BEDFORD, England - Driving through West London Tuesday morning on the way with the small Jamaican Paralympic team to pay a courtesy visit on the Jamaican High Commissioner Aloun Assamba, we saw a massive billboard with the Paralympic Games logo and a message, 'Thanks for the warm up, let the Paralympic Games begin'.
The 'warm up' would of course be the just concluded 27th Olympic Games that ended on August 12 and has been hailed by some as one of the best ever in terms of performance.
And while the Paralympics have always been over shadowed by its bigger, more muscular and able 'cousin', the Olympics, the organisers here in the UK and the International Paralympics association (IPC) are making certain everyone knows the 'Parallel Games' will be as exciting and will certainly evoke more emotions than superstars Usain Bolt or Mo Farrah, the UK distance runner were able to evoke.
Bolt and Farrah and most of those who took part in the Olympics Games are blessed with all four working limbs and can do just about anything they want, such as the mundane task of getting up from a chair by themselves and going to open a door, all by themselves, or even getting out of bed, if they wish.
Not so for the Paralympians who have been classified in various groups from single to double leg amputees, single to double arm amputees, varying degrees of blindness, Cerebral Palsy and even learning disabilities.
Some were born with the disability while others lost limbs and their sight through accidents, wars and even torture.
For the past two weeks the Jamaican team has been involved in a camp at the University of Bedfordshire in the sleepy East Anglia town of Bedford, more famous for the production of the Bedford Leyland not far from there.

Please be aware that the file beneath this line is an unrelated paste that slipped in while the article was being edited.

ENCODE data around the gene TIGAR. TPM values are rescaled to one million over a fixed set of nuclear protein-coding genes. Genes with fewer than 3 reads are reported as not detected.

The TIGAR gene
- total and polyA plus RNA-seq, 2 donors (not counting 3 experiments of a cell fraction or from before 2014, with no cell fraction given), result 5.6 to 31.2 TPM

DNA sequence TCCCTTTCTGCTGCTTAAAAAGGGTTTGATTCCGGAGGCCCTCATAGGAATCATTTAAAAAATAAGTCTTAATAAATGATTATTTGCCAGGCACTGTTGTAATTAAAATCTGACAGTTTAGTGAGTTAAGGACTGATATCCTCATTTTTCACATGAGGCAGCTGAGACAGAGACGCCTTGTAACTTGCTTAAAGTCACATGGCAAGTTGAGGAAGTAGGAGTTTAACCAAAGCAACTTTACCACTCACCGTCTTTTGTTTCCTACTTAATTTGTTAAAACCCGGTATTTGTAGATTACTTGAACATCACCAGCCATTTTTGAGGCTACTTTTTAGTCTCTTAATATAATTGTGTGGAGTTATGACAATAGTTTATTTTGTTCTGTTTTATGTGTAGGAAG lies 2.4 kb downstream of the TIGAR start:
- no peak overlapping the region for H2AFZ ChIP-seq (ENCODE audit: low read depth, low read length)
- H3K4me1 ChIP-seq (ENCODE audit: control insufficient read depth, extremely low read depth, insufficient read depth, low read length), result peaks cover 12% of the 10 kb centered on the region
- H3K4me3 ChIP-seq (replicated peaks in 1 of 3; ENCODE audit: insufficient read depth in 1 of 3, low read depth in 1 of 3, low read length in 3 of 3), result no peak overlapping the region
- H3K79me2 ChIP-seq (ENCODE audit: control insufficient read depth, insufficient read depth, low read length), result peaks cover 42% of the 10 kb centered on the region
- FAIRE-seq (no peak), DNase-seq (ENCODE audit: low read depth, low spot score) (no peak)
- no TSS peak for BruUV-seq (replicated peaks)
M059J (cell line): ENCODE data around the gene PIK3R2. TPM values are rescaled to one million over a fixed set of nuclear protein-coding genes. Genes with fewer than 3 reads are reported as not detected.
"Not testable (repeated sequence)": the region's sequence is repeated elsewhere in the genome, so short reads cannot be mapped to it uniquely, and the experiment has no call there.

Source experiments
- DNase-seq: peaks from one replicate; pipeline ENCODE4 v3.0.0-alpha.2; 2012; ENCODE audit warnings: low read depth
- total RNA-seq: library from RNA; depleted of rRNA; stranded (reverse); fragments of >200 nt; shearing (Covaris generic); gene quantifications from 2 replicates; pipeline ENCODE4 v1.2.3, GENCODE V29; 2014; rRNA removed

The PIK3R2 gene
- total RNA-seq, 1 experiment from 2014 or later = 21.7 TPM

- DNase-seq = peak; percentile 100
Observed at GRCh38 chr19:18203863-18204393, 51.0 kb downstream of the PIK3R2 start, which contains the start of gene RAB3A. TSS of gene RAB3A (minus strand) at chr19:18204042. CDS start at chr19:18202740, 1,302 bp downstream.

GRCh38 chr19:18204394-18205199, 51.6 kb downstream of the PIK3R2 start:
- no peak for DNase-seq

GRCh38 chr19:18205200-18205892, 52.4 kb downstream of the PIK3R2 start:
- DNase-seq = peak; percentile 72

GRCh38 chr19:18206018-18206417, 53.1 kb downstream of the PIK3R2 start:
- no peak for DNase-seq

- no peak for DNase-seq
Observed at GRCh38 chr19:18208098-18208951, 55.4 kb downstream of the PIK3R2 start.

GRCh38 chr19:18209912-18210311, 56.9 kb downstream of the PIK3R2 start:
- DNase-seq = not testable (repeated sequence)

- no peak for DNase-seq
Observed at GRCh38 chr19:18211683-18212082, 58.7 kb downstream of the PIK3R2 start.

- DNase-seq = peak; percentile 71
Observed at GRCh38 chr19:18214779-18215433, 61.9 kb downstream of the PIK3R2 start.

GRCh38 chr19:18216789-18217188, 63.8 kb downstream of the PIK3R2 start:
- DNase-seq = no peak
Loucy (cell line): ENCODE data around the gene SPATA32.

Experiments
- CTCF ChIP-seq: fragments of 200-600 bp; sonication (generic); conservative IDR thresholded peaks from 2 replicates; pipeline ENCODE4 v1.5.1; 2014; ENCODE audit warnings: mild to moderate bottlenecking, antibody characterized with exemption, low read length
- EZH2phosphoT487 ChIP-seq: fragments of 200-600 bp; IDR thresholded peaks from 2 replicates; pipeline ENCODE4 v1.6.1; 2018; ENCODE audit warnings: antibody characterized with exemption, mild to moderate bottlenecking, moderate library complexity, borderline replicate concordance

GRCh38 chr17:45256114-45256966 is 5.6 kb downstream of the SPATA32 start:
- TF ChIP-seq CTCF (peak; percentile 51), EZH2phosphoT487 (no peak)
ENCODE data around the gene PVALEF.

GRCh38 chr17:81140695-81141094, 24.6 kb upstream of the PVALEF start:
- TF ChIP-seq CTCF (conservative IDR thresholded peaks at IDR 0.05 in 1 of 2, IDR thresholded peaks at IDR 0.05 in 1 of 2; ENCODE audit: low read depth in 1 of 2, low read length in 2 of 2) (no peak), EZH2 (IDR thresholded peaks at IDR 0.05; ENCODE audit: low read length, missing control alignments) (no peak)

They shared the camp with athletes from at least 11 other countries, including about seven or eight African nations most of who display the full range of disabilities.
Watching the various Paralympians go through their various practice routines however, it is obvious there is one area where the able bodied athletes with their multi-million dollar contracts and legions of support staff cannot outperform these 'children of a lesser god,' is heart.
From the midget discus throwers from Morocco to the blind Angolan sprinters to the long distance Algerian runners with their guide runners to the blind Lethoso teenager Mary, who was presented with two pairs of glasses by a British ophthalmologist free of cost, they don't sweat or bleed any less than their able -bodied peers.
Jamaica's seven times Paralympian Sylvia Grant refused the instructions of her coaches to cut short a training session on Monday as they suggested she looked a bit tired, but she continued throwing the javelin until she literally bled, tearing a well manicured nail on the spear.
Team captain Tanto Campbell who should medal here looked quite focused as he went through the discus throws with a torque in his back from each throw that would make most able- bodied athletes wince with pain.
Far fewer journalists than the 5,800 who were accredited for the Olympics will be in London starting August 29 but many will still be here and the world wide audience of billions who watched Bolt defend his sprint titles will tune in to watch these athletes defy the limits of their disabilities and defy the comprehension of most who won't even try to understand-- but it won't diminish their efforts, not one iota.